Teams taunt one another during games, often through controversial extracurricular activities that result in more resentment between the teams and an act of retaliation that the governing body of the sport must address.
No self-respecting team will go down without having the last laugh, taking action so that the opponent knows they will not get pushed around.
The most recent case happened on Sept. 14 when Arizona Diamondbacks outfielder Gerardo Parra, who was nearly hit on the head by pitcher Hong-Chih Kuo earlier in his at-bat, hit a solo home run in the top of the seventh inning to tie their game against the Los Angeles Dodgers.
After hitting the home run, Parra admired the long distance shot at home plate before rounding the bases.
When he returned home, Dodgers catcher A.J. Ellis and pitcher Clayton Kershaw, who was on the bench at the time, yelled at the gloating Parra.
Both benches were warned by the home plate umpire to prevent any further action during the rest of the Dodgers’ eventual extra inning victory.
During the next day there was a lot of speculation about what Kershaw, who was scheduled to be on the mound that evening, would do to have the last laugh and seek revenge on Parra.
Callers to “The Mason and Ireland Show” on ESPN radio thought that Kershaw would wait until the sixth inning, when he could secure a win, before finding his revenge.
All of the talk by sports fans across the greater Los Angeles area must have been noticed by Major League Baseball, yet no action was taken to warn Kershaw, the Dodgers, Parra or the Diamondbacks to watch their behavior during that evening’s game.
Sure enough, in the top of the sixth inning, Kershaw barely hit the left-handed batting Parra on the right elbow.
As a result, Kershaw was immediately ejected, then Dodgers manager Don Mattingly was ejected after arguing with the home plate umpire and crew chief about the call.
However, this was not the beginning of the issues between Parra and the Dodgers.
On July 31, Parra hit a home run off of Kuo and showboated his feat, probably sparking the controversy between the two that was revisited on that September evening.
All of this could have been avoided if the MLB was stricter about what transpires between teams that do not necessarily have a direct result on the outcome of the game.
The MLB should have placed sanctions on Parra for his original taunt, placing responsibility on Parra and the Diamondbacks organization for his actions.
To make things fair, Kuo and the Dodgers could have received sanctions as well, although Parra admitted that he felt Kuo’s dangerous pitch was unintentional.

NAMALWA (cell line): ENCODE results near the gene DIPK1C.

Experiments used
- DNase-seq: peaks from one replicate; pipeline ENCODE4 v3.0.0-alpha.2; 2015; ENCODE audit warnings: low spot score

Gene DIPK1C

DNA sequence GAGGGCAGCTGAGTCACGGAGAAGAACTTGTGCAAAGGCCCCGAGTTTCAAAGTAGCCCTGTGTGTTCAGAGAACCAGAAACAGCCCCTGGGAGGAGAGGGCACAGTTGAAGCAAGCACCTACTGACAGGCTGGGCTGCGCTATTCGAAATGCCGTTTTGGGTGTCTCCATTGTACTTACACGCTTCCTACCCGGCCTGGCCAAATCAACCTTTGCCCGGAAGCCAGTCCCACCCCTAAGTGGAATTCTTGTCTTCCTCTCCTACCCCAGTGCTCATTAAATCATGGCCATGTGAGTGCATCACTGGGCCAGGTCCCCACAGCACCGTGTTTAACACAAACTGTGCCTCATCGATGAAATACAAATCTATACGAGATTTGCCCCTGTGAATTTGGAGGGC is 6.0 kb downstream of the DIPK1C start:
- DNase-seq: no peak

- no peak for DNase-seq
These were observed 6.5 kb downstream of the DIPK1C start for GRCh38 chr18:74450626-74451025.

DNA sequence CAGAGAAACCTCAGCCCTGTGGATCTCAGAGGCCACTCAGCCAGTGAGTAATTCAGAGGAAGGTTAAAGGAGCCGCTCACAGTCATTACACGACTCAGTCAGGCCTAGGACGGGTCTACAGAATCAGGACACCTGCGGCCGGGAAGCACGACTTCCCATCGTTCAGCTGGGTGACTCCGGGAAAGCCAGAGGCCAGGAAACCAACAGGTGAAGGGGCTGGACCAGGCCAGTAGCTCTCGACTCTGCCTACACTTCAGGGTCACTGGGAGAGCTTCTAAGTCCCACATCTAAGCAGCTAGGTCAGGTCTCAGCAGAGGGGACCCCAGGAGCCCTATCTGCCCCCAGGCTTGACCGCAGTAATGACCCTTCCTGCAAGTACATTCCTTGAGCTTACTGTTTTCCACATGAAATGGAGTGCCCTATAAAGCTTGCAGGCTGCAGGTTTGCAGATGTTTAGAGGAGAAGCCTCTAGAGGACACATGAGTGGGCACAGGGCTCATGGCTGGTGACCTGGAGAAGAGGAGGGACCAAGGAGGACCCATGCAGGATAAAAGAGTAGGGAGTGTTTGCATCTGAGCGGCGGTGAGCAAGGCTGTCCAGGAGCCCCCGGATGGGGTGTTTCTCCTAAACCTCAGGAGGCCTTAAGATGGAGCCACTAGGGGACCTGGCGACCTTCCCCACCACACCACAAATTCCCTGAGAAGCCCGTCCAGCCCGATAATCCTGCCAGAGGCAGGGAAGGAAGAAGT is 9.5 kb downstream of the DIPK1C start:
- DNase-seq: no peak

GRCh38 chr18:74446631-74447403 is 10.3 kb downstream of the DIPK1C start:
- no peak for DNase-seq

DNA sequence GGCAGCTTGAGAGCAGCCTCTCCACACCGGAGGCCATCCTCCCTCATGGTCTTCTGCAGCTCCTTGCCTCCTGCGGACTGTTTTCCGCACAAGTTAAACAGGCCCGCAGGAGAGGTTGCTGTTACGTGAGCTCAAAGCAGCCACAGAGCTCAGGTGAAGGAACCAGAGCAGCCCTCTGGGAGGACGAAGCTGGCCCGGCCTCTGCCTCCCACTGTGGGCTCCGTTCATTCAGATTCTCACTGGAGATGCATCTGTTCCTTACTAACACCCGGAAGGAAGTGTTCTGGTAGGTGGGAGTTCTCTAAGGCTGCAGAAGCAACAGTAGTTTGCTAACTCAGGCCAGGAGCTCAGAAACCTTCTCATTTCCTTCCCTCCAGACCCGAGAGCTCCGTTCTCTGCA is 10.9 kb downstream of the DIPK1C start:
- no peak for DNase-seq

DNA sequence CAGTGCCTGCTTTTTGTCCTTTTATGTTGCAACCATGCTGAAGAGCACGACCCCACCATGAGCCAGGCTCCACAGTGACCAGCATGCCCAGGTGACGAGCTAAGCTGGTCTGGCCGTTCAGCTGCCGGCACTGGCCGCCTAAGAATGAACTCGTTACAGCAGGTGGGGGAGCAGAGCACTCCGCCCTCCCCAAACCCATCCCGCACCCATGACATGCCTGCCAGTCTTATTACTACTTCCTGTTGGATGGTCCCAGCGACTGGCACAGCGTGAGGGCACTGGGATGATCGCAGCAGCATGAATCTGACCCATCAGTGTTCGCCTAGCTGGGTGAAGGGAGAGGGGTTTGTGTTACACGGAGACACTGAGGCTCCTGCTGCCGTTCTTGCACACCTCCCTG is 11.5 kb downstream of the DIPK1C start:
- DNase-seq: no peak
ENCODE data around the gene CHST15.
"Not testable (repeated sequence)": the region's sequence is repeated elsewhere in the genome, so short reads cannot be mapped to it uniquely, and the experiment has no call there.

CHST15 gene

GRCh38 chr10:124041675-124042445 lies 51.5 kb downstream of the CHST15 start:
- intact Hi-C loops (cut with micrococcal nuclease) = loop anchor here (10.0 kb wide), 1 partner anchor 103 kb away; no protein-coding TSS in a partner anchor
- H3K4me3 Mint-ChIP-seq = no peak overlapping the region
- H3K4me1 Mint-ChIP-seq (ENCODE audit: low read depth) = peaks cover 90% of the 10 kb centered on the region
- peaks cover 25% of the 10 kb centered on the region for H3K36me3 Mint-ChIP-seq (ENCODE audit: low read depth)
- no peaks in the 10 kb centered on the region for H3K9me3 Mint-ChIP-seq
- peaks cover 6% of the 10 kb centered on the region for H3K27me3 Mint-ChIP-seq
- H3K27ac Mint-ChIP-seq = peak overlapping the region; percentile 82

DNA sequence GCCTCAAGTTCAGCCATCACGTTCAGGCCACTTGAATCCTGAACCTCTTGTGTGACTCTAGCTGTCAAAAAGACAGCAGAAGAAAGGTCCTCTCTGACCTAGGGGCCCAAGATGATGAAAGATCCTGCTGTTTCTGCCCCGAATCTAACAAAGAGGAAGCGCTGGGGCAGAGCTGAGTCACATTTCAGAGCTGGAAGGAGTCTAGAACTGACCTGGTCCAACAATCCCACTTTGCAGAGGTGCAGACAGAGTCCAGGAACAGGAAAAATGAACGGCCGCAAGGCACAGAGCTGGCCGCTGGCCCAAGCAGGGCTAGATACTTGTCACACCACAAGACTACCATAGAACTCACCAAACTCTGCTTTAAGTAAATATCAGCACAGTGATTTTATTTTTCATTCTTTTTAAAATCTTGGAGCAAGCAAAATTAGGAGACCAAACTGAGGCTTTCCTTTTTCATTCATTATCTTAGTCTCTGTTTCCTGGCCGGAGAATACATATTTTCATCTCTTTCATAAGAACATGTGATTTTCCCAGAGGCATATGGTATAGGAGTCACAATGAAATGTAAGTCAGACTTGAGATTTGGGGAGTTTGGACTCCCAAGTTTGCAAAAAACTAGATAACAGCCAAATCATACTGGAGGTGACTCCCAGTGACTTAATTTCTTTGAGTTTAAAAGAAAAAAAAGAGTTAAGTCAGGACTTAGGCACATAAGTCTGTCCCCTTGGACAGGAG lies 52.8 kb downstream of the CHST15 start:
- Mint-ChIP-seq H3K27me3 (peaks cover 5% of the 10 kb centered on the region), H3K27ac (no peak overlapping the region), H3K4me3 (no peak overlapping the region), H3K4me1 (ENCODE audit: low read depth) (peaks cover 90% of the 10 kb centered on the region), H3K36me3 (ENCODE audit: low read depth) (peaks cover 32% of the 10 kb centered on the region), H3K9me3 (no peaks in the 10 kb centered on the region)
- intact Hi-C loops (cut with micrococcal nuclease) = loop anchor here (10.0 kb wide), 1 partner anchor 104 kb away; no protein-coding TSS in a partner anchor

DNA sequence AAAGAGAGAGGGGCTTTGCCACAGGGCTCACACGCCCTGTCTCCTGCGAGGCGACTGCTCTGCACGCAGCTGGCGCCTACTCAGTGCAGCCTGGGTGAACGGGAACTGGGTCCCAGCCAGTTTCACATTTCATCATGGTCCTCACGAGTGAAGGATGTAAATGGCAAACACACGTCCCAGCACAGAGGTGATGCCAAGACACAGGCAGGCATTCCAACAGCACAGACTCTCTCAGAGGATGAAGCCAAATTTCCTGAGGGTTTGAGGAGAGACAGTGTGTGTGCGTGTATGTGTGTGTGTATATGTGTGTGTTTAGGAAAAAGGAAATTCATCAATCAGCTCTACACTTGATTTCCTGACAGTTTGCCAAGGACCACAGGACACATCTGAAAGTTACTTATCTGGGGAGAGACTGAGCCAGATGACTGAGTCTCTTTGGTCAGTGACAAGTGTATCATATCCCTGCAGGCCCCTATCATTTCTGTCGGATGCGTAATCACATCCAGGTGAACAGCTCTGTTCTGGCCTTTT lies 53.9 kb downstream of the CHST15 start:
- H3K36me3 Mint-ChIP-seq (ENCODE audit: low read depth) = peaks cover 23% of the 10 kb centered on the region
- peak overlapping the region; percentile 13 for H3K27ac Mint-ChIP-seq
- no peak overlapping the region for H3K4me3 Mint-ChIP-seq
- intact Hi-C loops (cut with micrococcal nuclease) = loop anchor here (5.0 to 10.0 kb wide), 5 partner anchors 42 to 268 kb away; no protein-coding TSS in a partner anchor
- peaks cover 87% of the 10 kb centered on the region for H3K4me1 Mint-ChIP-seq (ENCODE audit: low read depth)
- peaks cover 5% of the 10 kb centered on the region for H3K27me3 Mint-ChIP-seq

Kershaw and Mattingly’s ejections and any kind of tension between either team during the subsequent game would have never existed if the MLB had a stronger grip on this sort of behavior.
This problem exists not just in the MLB.
Hits, some of which result in serious injury, in the National Hockey League stem from ongoing problems between players and teams as well.
An incident happened on Feb. 11 when the Pittsburgh Penguins and the New York Islanders were involved in a bench-clearing brawl in a game nine days after a previous meeting.
The fight was fueled by leftover feelings from the previous game when Penguins forward Maxime Talbot concussed New York Islanders forward Blake Comeau with a questionable hit.
This incident could have been properly avoided if the NHL stepped in after the initial conflict.
In the MLB, problems between two teams can escalate to bench-clearing brawls during the course of one game.
In the Aug. 6 game between the Philadelphia Phillies and San Francisco Giants, Phillies outfielder Shane Victorino was hit by Giants pitcher Ramon Ramirez, sparking a fight.
One solution, utilized by the governing body of European soccer, the United European Football Association, involves ending games that are physical and on the brink of violence prematurely.
Extracurricular activities between professional sports teams would be reduced if their governing bodies took charge of their franchises and put an end to problems before they have a chance to start.
Daniel Hargis, a sophomore journalism major, is the sports editor of the Campus Times. He can be reached by email at firstname.lastname@example.org.